India

India warns traders after dispute in China's Yiwu city

  • 3 January 2012
  • From the section India
Textile factory in Yiwu, file pic
Yiwu is a major trading centre and India has a strong tradition there

India has warned its businessmen they are not safe to trade in the Chinese city of Yiwu after an angry dispute and a courtroom fracas there.

An advisory on India's Beijing embassy website says businessmen can be "mistreated" in Yiwu and have "no guarantee of legal remedies".

The warning came after India said one of its envoys was "manhandled" and collapsed at a volatile court hearing.

Chinese traders were demanding money owed by an Indian company.

Two employees of the company, Deepak Raheja and Shyamsunder Agrawal, are under police protection.

The Press Trust of India quoted Mr Raheja as saying they were under police guard at a hotel that was surrounded by a large crowd of locals.

The pair have been held hostage by local traders for two weeks for non-payment of dues by their company, whose owner has allegedly fled the country.

PTI says there is a strong Indian business tradition in Yiwu, with more than 100 Indian businessmen living there.

'Inadequate protection'

The strongly worded statement on the embassy website says that "Indian businessmen are cautioned to stay away from Yiwu".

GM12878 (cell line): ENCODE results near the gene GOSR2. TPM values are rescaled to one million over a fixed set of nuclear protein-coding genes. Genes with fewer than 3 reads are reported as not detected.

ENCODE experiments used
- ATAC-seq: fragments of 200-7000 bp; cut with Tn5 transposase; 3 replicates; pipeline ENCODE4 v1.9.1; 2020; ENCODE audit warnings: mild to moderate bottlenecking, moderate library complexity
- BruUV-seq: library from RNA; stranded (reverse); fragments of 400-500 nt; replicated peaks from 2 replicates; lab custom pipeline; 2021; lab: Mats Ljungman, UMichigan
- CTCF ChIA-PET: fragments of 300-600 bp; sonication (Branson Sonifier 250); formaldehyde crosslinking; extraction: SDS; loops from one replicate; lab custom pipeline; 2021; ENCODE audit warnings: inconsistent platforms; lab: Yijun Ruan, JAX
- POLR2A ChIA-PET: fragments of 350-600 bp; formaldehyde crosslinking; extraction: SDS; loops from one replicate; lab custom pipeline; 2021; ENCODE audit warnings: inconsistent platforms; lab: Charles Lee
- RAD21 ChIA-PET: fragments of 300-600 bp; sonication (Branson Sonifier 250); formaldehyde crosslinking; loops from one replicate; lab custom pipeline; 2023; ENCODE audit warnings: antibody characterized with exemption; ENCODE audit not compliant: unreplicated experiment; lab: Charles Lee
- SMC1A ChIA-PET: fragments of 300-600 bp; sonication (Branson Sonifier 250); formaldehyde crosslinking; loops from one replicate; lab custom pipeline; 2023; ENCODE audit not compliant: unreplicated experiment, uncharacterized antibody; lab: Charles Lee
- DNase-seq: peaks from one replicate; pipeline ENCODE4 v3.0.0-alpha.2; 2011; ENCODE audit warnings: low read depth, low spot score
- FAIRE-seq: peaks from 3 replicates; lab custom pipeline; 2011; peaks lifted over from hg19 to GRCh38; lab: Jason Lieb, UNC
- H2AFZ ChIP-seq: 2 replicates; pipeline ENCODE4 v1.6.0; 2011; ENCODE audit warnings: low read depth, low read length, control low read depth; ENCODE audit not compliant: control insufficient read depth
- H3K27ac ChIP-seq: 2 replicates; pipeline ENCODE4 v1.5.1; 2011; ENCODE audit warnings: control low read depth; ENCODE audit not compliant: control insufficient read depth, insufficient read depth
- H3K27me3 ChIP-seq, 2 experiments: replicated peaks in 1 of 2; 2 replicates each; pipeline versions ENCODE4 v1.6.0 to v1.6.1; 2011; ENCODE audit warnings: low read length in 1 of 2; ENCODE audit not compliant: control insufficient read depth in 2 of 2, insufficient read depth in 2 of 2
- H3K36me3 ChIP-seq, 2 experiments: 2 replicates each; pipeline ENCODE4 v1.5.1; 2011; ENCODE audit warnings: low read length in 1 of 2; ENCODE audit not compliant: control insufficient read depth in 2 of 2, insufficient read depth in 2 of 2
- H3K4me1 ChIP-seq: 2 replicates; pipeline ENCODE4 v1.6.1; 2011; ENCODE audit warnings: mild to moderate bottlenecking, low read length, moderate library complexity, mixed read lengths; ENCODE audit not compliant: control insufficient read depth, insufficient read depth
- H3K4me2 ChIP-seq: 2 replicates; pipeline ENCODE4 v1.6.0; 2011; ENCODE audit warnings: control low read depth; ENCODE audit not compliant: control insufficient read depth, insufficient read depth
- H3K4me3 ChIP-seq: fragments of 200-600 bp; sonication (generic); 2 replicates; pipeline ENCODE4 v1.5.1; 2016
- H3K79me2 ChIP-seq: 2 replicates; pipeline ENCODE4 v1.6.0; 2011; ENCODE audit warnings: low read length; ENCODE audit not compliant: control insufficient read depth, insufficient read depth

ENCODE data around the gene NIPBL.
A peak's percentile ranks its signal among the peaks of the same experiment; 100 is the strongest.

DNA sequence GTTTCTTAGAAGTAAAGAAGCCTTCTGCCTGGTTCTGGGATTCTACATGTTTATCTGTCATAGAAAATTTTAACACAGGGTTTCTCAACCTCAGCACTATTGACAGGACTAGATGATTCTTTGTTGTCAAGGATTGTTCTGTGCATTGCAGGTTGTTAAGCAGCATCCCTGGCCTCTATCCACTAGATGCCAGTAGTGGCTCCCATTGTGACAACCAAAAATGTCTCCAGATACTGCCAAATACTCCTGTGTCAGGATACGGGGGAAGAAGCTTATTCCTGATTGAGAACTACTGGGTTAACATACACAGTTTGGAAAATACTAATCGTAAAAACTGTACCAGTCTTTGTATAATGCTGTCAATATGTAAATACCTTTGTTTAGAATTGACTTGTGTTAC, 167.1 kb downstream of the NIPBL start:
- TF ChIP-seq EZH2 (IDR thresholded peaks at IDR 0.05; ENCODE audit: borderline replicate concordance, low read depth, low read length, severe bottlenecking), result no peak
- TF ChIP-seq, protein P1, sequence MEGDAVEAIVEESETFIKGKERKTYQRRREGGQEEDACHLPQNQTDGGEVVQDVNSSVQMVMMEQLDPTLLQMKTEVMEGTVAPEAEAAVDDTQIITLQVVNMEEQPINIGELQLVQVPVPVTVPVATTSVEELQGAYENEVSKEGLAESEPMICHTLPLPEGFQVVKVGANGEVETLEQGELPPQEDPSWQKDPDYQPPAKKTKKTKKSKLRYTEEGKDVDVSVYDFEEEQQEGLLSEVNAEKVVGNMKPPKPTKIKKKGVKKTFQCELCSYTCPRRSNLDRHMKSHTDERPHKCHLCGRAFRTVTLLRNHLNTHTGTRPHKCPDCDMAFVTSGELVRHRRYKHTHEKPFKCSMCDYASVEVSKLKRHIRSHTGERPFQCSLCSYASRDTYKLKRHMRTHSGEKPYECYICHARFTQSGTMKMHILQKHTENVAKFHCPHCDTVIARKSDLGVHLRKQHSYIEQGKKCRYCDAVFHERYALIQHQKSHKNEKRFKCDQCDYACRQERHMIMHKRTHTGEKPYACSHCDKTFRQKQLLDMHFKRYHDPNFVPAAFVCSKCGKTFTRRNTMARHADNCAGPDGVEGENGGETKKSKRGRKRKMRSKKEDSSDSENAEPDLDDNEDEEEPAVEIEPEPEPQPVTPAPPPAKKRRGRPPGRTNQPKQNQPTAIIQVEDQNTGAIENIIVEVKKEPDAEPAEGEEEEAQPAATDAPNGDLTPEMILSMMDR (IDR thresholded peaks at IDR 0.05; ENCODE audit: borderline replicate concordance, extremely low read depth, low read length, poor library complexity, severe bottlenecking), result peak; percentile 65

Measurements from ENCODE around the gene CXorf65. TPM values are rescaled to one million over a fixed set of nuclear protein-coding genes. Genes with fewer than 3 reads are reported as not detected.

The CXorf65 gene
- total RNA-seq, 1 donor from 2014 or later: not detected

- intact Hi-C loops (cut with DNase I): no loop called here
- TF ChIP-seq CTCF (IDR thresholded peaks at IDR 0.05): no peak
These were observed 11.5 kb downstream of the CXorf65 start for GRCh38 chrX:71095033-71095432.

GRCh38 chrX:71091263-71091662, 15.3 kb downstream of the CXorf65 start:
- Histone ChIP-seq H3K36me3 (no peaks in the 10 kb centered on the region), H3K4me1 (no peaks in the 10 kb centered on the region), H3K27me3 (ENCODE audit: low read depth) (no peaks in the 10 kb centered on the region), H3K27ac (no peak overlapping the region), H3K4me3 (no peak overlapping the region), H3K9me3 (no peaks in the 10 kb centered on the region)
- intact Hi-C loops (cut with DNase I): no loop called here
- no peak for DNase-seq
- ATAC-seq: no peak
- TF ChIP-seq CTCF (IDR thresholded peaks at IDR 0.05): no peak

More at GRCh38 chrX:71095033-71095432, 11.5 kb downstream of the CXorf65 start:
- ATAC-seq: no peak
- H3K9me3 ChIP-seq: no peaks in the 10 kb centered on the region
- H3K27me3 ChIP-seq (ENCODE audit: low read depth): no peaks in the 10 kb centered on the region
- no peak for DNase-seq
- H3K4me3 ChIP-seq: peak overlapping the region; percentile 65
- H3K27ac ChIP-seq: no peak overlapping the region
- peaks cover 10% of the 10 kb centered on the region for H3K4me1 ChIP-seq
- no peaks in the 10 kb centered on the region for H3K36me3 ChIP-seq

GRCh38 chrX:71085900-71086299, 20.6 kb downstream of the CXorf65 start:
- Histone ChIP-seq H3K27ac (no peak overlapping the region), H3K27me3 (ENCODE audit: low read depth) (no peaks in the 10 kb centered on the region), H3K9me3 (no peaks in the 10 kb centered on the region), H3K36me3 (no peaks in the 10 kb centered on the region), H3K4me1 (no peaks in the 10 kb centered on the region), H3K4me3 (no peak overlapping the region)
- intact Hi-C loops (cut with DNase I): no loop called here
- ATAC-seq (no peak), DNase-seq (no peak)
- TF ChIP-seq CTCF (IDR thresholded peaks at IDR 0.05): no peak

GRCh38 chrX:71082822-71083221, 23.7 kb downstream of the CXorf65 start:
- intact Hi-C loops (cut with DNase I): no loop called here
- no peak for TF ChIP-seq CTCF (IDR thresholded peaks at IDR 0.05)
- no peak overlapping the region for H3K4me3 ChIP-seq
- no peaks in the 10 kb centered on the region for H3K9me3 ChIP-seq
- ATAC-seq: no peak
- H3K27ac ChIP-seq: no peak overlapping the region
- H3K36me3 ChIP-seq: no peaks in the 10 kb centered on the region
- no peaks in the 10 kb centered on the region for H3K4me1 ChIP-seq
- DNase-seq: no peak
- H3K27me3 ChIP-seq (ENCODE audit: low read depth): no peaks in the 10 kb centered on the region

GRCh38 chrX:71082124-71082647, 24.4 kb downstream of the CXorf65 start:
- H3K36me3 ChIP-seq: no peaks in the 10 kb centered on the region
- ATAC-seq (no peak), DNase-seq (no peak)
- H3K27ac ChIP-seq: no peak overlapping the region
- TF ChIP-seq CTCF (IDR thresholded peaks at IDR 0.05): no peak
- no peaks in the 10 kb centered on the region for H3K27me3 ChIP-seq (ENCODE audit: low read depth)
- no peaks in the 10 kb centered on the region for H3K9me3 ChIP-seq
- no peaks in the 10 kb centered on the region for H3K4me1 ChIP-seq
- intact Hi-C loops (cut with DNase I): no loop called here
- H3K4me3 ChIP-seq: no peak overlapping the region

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It adds: "Indian businessmen/traders can be illegally held under detention and mistreated by Chinese businessmen there.

"Based on experience, there is no guarantee that legal remedies will be readily available.

"Furthermore, in case of disputes arising, experience suggests that there is inadequate protection for safety of persons."

Delhi says Mr Balachandran was denied medicine and collapsed as he tried to secure the release of the two Indians in the courtroom in Yiwu on 31 December.

Mr Balachandran, attached to the Shanghai consulate, is a diabetic and fainted. He was taken to hospital in a semi-conscious state.

On Sunday, he was moved to a hospital in Shanghai and his condition was said to have improved.

An Indian government source told Reuters news agency: "We have taken it up pretty strongly with the Chinese, that this is no way to treat a diplomat, that he should be allowed access to medication."

China's charge d'affaires in India, Zhang Yue, said: "I believe both governments will handle this properly; this seems to be a civil-civic commercial dispute.

"We are trying to figure out what happened."

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